VISIT OMAHA BEACH, NORMANDY, FRANCE WITH THE NGAUS ANNUAL TOUR, 2017, OCTOBER 1- OCTOBER 8!
On D-Day, June 6, 1944, the 29th Infantry Division (MD, DC, VA) stormed the beaches of Normandy, France, and changed the course of World War 2 forever. Within days, the 29th was followed by the 30th Infantry Division (“Old Hickory”) and soon by Pennsylvania’s 28th Infantry Division. Because of the bravery of the National Guard of the United States, allied victory was assured.
From October 1st through October 8th, join the National Guard Educational Foundation on their annual trek around those historic beaches. For $3600, the traveler gets round trip airfare, meals, ground transportation, and guided tours. $500 of the fee goes directly to NGEF (a 501-c-3 non-profit organization) as a tax-free deduction.
Your hotel stay overlooks Omaha Beach and the NGAUS Monument to the National Guardsmen who served so bravely on that fateful day.
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Photo taken this year overlooking Omaha Beach at the NGAUS Monument to all National Guardsmen for their service in wars overseas. June 6, 2017.
SFC Sean M. Cooley
Sgt. 1st Class Sean M. Cooley, MSARNG, was killed in action in Iraq in 2005. His service was recently honored at the Legion De Lafayette Ceremony on March 11th.
The National Guard Enters World War One
On April 6, 1917, the United States entered the war in Europe that would become known as the War to End All Wars. War was declared on Germany. On that day, the National Guard of the United States deployed and made up 40% of the entire US fighting power in the American Expeditionary Force (AEF.) 17 Divisions supported the effort overseas and the 42d Rainbow Division made up the 18th. From the 42d, William Donovan (to become “Wild Bill” and the founder of the CIA) received a Medal of Honor. One of the most important young men to join the ranks was Harry S. Truman of the Missouri National Guard, 35th ID. The “Harlem Hellfighters” 369th Infantry Regiment from New York paved the way for African American soldiers in the US Army. Henry Johnson of the 369th would receive the Distinguished Service Cross which was reissued as a Medal of Honor in 2015.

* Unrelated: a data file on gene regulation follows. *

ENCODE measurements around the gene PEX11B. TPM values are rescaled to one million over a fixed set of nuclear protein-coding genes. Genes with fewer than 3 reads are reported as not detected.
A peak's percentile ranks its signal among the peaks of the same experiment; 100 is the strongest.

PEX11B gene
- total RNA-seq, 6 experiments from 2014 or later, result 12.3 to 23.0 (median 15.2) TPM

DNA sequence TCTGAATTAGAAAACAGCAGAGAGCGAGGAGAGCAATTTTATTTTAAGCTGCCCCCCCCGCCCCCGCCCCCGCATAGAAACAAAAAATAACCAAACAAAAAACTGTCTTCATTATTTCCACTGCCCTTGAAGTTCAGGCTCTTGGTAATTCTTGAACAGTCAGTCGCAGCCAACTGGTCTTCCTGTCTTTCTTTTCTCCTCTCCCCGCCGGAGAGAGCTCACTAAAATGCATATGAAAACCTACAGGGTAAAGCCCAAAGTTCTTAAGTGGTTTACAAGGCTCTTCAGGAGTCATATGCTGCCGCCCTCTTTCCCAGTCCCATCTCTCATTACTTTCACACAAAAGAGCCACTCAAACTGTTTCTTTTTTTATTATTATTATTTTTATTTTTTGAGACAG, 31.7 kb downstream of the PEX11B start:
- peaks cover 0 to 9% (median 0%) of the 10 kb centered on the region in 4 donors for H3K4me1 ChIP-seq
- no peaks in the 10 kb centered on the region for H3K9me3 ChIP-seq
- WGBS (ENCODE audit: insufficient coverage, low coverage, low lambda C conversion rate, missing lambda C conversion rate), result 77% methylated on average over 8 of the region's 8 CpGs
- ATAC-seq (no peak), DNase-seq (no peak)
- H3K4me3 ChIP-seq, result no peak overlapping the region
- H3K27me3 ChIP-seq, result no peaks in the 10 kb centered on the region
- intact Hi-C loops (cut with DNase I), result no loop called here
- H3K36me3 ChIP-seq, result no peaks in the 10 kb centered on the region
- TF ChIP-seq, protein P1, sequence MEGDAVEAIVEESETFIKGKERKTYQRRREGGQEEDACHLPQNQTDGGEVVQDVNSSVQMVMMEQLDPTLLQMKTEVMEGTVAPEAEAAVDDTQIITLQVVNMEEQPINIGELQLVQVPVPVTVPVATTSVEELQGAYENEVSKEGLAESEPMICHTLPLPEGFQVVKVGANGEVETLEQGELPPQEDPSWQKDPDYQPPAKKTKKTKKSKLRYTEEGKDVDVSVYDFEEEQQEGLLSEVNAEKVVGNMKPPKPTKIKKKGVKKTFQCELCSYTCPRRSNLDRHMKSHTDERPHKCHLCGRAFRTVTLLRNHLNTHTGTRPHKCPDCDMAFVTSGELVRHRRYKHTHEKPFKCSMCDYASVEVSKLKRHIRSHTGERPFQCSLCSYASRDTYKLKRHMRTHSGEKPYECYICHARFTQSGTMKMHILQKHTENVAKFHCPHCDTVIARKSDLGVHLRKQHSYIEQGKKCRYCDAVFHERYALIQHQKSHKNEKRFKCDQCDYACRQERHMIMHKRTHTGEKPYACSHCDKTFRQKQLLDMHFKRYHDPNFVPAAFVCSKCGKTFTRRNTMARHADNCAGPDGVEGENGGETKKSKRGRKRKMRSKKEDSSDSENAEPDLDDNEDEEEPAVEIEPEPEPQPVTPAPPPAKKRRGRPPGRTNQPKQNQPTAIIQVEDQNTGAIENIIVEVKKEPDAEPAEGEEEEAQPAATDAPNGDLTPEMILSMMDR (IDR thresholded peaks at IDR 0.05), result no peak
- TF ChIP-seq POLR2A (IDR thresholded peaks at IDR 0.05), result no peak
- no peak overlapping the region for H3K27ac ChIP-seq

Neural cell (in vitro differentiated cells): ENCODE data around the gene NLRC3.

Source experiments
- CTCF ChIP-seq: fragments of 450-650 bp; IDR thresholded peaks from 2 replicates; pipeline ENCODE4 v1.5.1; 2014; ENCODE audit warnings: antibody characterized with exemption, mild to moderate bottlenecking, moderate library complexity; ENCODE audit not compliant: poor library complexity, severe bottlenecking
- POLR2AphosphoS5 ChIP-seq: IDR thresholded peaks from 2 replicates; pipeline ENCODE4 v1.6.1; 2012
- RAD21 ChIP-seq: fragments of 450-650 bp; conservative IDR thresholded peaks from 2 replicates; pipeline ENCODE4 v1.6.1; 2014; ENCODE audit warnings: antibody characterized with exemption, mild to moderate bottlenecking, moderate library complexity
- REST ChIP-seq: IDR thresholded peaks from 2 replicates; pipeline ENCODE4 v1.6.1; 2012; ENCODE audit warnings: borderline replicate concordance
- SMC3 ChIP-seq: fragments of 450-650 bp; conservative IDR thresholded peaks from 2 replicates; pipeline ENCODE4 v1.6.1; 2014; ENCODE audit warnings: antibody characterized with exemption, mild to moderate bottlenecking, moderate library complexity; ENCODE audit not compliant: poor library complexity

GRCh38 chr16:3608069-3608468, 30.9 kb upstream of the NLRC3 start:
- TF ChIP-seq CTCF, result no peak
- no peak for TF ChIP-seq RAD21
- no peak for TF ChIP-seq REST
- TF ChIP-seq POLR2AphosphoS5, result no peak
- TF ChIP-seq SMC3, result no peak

Although World War One was to “end all wars”, it did not. What it did do was to usher in the conditions that led to World War II and coin the term “the lost generation.” A devastated Europe would never be the same. Nor would the National Guard of the United States, now having served shoulder-to-shoulder with their active duty counterparts in both support and combat.
We may safely say that the Total Force Policy, germinated in 1903 with the passage of the Dick Act, began its path to today’s modern National Guard with roots firmly planted in the Belgian fields of Flanders poppies.
Artifact of the Week
Basic Field Manual
This manual is the FM 21-5, War Department’s basic field manual on “Military Training.” It was printed at the United States government printing office.
The Artifact of the Week program was initiated by NGEF in 2015. The artifact and description can be seen here, on Twitter, and on Facebook. All artifacts are on loan or owned by NGEF and are part of the National Guard Memorial Museum collection.